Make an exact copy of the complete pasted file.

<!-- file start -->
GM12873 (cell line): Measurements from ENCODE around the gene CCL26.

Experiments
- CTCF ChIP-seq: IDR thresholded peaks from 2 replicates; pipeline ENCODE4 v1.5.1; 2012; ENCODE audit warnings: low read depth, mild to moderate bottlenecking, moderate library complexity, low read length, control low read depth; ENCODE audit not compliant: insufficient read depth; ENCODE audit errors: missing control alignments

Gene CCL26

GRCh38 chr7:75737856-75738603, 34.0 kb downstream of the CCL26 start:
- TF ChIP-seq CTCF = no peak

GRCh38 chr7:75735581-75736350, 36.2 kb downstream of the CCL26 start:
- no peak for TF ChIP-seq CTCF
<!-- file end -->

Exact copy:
GM12873 (cell line): Measurements from ENCODE around the gene CCL26.

Experiments
- CTCF ChIP-seq: IDR thresholded peaks from 2 replicates; pipeline ENCODE4 v1.5.1; 2012; ENCODE audit warnings: low read depth, mild to moderate bottlenecking, moderate library complexity, low read length, control low read depth; ENCODE audit not compliant: insufficient read depth; ENCODE audit errors: missing control alignments

Gene CCL26

GRCh38 chr7:75737856-75738603, 34.0 kb downstream of the CCL26 start:
- TF ChIP-seq CTCF = no peak

GRCh38 chr7:75735581-75736350, 36.2 kb downstream of the CCL26 start:
- no peak for TF ChIP-seq CTCF